Throughout the 19th century, barbering was considered a feminized, unskilled profession—feminine because personal appearance as being attended to and unskilled because so many Black barbers existed and cut the hair of white men. White men considered the work unfit for their race and refused to attend barbershops in which the barber also shaved a man of color. This led to a strong color-line in barbering, to the point that Black barbers had to refuse to service men of their own race at the same shops where they had white customers. For sure, Black men could receive “shaving time” at Black-run shops in their neighborhoods and business district. These were important spaces for men to congregate and talk, often of discontentment. Indeed, after the Civil War, many African American men became more vocal about Black barbers who only waited on white customers. It was one among too many signs of Jim Crow segregation.
Church also served as an important pillar in African American communities, but unlike a place of worship, Black barber and beauty shops were businesses, and many of them that served white clients were encountering a lot of pushback by the early 1900s by German, Italian and native-born barbers. Arguing their shops were unionized and more sanitary, men like Frank began to displace African American barbers to solely Black neighborhoods.[ii]
The invention of the at-home shaving equipment, in particular Gillete safety razors, also changed barbering by 1900. With this product greatly reducing the need for a professional shave, men began to go to the barber for more frequent and stylish haircuts. White barbers began to argue that they were more skilled than their Black counterparts in haircutting.[iii]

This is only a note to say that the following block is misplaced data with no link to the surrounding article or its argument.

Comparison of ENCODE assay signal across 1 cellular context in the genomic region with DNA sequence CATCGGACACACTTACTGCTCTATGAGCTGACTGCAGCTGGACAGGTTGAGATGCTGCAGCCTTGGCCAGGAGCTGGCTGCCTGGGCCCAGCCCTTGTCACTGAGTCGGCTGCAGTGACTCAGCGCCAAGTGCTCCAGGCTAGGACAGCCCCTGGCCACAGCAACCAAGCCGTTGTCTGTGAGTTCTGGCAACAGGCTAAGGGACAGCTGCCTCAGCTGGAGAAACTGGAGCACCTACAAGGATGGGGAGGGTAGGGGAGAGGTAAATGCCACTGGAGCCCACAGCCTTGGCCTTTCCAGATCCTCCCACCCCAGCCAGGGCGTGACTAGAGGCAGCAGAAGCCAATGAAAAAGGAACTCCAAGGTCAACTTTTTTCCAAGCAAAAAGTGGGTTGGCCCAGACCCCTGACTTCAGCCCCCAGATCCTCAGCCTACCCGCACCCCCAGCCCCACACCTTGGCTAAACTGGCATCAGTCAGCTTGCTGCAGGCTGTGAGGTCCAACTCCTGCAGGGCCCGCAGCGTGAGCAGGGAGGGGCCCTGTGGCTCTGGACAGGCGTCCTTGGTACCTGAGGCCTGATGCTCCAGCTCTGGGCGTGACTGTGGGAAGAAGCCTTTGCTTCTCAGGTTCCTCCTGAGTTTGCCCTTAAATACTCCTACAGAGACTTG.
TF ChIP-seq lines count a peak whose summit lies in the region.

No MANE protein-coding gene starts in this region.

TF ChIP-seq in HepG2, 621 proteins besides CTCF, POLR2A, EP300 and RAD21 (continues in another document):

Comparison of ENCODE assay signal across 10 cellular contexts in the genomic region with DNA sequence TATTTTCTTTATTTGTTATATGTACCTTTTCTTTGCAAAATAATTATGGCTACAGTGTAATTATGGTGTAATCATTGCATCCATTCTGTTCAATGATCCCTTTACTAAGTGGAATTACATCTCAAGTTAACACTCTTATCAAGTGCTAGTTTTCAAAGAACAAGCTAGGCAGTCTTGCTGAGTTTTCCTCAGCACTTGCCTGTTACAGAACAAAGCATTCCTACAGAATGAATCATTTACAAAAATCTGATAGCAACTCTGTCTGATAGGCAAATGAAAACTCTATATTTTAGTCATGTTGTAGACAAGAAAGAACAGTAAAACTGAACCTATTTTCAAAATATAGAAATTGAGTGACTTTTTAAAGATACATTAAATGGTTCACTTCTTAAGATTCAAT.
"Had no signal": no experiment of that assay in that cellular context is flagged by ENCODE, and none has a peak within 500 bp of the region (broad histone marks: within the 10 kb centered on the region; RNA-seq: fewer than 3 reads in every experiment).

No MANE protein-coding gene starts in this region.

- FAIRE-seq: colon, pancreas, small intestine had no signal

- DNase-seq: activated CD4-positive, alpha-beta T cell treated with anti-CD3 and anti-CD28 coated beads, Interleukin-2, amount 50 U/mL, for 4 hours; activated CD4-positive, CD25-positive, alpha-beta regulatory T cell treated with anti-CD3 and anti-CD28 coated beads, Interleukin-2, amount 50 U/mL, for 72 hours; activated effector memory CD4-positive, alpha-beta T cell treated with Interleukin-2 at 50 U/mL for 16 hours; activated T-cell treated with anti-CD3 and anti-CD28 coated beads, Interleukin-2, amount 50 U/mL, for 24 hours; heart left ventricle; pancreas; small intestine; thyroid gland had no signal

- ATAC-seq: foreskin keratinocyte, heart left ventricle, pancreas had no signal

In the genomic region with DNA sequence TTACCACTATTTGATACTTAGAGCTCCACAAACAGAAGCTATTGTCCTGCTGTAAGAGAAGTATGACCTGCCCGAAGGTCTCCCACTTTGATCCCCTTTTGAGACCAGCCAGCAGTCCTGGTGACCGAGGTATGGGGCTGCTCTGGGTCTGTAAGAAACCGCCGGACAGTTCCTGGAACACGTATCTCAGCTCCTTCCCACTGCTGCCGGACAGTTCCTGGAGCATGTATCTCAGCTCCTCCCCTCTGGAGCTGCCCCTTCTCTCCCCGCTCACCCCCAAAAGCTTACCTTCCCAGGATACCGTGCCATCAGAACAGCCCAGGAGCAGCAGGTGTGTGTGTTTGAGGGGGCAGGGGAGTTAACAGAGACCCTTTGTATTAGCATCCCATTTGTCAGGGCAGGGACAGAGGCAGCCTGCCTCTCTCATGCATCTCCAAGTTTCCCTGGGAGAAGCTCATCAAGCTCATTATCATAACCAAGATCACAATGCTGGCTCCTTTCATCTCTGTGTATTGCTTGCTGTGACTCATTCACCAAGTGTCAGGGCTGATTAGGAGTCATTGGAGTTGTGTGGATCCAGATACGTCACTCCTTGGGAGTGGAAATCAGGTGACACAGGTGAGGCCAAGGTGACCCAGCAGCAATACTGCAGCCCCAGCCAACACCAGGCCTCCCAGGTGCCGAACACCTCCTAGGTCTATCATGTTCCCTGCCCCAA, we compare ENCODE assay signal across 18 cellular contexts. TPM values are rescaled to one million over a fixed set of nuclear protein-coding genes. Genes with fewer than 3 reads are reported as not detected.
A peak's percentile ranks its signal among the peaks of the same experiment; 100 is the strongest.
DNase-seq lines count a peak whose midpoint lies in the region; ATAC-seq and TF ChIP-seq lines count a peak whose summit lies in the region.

Why did so many immigrants, especially Germans and Italians, decide to get into the barbering game around 1900?
For one, the number of immigrants continued to rise in the U.S. throughout the turn of the 20th century, especially in northern cities. Many of these newcomers were barbers back in Europe, so they merely brought their trade with them. Relations between different groups of immigrant barbers were frequently tense. Often native-born whites like Frank banded together with German hair-cutters to declare that Italian and Black barbers were under-skilled and undercutting the market. In New York, they even began to form associations and vigilante committees to police the rates of their competition. The founding of the Journeyman Barbers’ International Union of America (JBIUA) in 1887 in Buffalo, New York was a major development in this professionalization of barbering. Attracting a growing number of members after its establishment, it held conventions across the Midwest and East Coast, including in Cincinnati in 1893, to set up a dues-paying system, insurance benefits and even a publication, the Journeyman Barber, for its efforts. Among other things, it sought to regulate how some shops undercharged—known as “rat shops”—and kept workers there for long hours with low wages. Many shops at this time were open from 9am until 11 at night. By 1902, 16,000 barbers across the country had joined the union. Members, including Frank at 205 W. McMicken, would proudly display their union cards in storefront windows to demonstrate loyalty. Black barbers who serviced white clientele were encouraged to join the JBIUA, though in separate, segregated locals.[iv]